FIGS. 1B-1E illustrate the electronic representation of the servo readback signal of the servo data code illustrated in FIG. 1A.

FIG. 2A illustrates the servo data code of the present invention.

FIGS. 2B-2E illustrates the electronic representation of the servo readback signal of the servo data code illustrated in FIG. 2A.

FIG. 3 illustrates a section of a servo disk formatted in a preferred embodiment.

FIGS. 4B-4H illustrate the electronic representation of the servo readback signal of the servo data code used to perform synchronization and index encoding as required by the invention.

FIG. 5 is a block diagram of the invention in accordance with its preferred embodiment in a servo system.

FIG. 6 is a detailed block diagram of a servo phase locked loop frequency/phase detector.

FIG. 7 is a detailed block diagram of a pattern detection logic circuit.

DESCRIPTION OF THE PREFERRED EMBODIMENT

FIG. 1A is a pictorial representation of a servo data code commonly used in prior art disk storage devices. The flux transition zones are shown for a frame 10 of servo data which has been written on track numbers 0-5 of a typical servo disk. A typical track of servo data contains a fixed number of frames of servo data which have been written circumferentially at a particular radial location on the disk. A fixed number of tracks of servo data are written along the radius of a typical servo disk. A servo head 11 moves radially across the disk to read the servo data recorded on successive tracks.

In prior art devices, it is common to use two di-bits in each frame of servo data solely for the purpose of pattern synchronization and encoding. A sync di-bit 12, shown in FIG. 1A, is written radially across the disk in a contiguous manner so that pulses of constant amplitude are present on each track. The sync di-bit 12 is used to provide sync information for the Phase-Locked-Loop (PLL) of the servo system from which all other disk timing signals are generated. A code di-bit 14 of FIG. 1 is also written radially across the disk and is used to encode index and guard-band patterns in specific zones on the disk. The method used to record the sync di-bit 12 and the code di-bit 14 in this manner is known as overwriting and requires very good radial phase coherence to obtain good signal reproduction.

The remaining di-bits in each frame of servo data provide the critical head position and velocity information needed by the servo system to move the data heads to the proper location on the data disk. These dibits are written on adjacent tracks in the sequence of an A di-bit 16, a C di-bit 18, a B di-bit 20, and a D di-bit 22 on tracks 0 through 3 respectively. This pattern continues for the remaining tracks so that quadrature position information is available as the head moves across the servo tracks.

FIGS. 1B-1E show the electronic representation of the servo readback signal as the servo head is positioned over track numbers 0 through 3, respectively. For each of the six flux transition zones in a frame of servo data, a di-bit pulse is reconstructed as the servo head moves through the zone, its amplitude being dependent on the position of the head relative to the center of the zone.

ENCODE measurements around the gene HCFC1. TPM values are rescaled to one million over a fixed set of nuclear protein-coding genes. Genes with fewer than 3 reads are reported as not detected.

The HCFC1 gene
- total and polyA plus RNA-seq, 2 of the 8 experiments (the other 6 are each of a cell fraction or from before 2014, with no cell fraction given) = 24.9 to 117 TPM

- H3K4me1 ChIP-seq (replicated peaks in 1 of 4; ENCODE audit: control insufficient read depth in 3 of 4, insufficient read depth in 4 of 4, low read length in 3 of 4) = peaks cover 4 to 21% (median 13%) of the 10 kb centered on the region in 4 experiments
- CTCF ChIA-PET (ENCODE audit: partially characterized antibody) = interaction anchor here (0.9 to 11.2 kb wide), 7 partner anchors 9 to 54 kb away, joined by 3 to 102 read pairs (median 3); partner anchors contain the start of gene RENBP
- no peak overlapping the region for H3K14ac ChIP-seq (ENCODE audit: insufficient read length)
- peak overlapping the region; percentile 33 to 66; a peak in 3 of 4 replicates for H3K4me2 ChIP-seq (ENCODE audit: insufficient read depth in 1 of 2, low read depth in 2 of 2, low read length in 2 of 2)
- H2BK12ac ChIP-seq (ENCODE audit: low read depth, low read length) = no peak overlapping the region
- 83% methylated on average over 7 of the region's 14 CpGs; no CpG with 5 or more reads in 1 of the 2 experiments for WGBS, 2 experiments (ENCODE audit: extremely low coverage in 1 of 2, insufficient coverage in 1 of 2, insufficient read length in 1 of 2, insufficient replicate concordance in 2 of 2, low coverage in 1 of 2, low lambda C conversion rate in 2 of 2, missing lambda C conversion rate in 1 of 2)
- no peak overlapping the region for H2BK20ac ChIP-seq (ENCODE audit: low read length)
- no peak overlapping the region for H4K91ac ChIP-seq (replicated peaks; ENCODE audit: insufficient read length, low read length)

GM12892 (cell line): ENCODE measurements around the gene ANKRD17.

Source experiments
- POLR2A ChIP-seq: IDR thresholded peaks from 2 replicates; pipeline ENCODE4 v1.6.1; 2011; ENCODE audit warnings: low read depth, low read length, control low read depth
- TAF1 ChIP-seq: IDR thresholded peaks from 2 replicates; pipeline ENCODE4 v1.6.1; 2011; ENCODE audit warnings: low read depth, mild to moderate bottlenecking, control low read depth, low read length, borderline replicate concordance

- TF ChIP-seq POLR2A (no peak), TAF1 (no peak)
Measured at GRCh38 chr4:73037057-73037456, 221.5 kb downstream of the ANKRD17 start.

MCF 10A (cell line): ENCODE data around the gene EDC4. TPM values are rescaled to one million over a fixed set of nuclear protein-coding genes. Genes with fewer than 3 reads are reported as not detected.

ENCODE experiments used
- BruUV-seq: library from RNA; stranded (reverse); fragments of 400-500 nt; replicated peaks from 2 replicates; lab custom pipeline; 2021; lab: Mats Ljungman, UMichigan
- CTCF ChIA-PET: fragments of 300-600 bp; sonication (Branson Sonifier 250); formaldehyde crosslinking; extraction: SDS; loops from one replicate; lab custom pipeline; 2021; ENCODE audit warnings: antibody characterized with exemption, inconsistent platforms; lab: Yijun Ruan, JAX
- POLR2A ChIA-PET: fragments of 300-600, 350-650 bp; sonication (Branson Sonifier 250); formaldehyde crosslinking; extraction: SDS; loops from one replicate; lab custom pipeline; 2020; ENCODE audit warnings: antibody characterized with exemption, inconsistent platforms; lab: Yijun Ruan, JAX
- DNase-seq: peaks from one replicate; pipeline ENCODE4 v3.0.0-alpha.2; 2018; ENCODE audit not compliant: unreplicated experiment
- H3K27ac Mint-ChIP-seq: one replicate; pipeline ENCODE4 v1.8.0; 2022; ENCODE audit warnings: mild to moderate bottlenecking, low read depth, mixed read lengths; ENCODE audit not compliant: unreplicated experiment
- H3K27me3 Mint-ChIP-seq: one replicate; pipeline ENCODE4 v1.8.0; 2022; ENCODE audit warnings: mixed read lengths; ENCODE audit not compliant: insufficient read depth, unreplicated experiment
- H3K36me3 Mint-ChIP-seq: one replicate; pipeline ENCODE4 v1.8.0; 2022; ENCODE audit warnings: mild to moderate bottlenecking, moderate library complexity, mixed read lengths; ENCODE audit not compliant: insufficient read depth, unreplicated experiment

Referring to FIG. 2A, a pictorial representation of the servo data code of the invention is shown in a similar manner as the prior art code of FIG. 1A. Unlike prior art codes, this servo data code does not have the sync di-bit 12 or the code di-bit 14 commonly used to provide synchronization and timing information. A frame 30 of servo data contains only four di-bits which provide position and velocity information for the servo system of the disk drive. Thus, the efficiency of the servo data code is increased by 33% by eliminating the overhead of the sync di-bit 12 and the code di-bit 14 required by the prior art code. For reasons which are described herein, the position di-bits are written on adjacent tracks in the sequence of an A di-bit 32, a B di-bit 34, a C di-bit 36, and a D di-bit 38 on tracks -1 through 2 respectively. This pattern continues on the remaining tracks in a similar fashion. This particular pattern yields the most optimum interference pattern and reduces adjacent pulse interaction. FIGS. 2B-2E show the electronic representation of the servo readback signal as the servo head 39 is positioned over track numbers -1 through 2 respectively.

Since there are no sync and code di-bits available to provide synchronization and timing information, the servo system must be self-synchronizing, extracting the necessary timing information from the servo data code itself. The servo data code and the method of servo data recovery described by this invention provides the means to accomplish this.

FIG. 3 shows a section 40 of a servo disk which has been formatted in a manner required by the invention for self-synchronization. A data zone 42 is the region in which the servo data code of FIG. 2 is written and is radially located in the same zone which is occupied by the data heads of the remaining disks. To enable synchronization and index detection to occur, two sync/index zones 44 A and 44 B are provided as shown in FIG. 3. The dedicated sync/index zones 44A and 44B provide predictable phase locked loop acquisition since it is not necessary to discriminate between pulses. In a preferred embodiment, an outer sync index zone 44A contains more tracks than an inner sync/index zone 44B. The inner sync index zone 44B contains only a few tracks. It is within the scope of the present invention to have only a single sync/index zone or to have more than two sync/index zones. There are also two no-data zones 45A and 45B in which no data is written.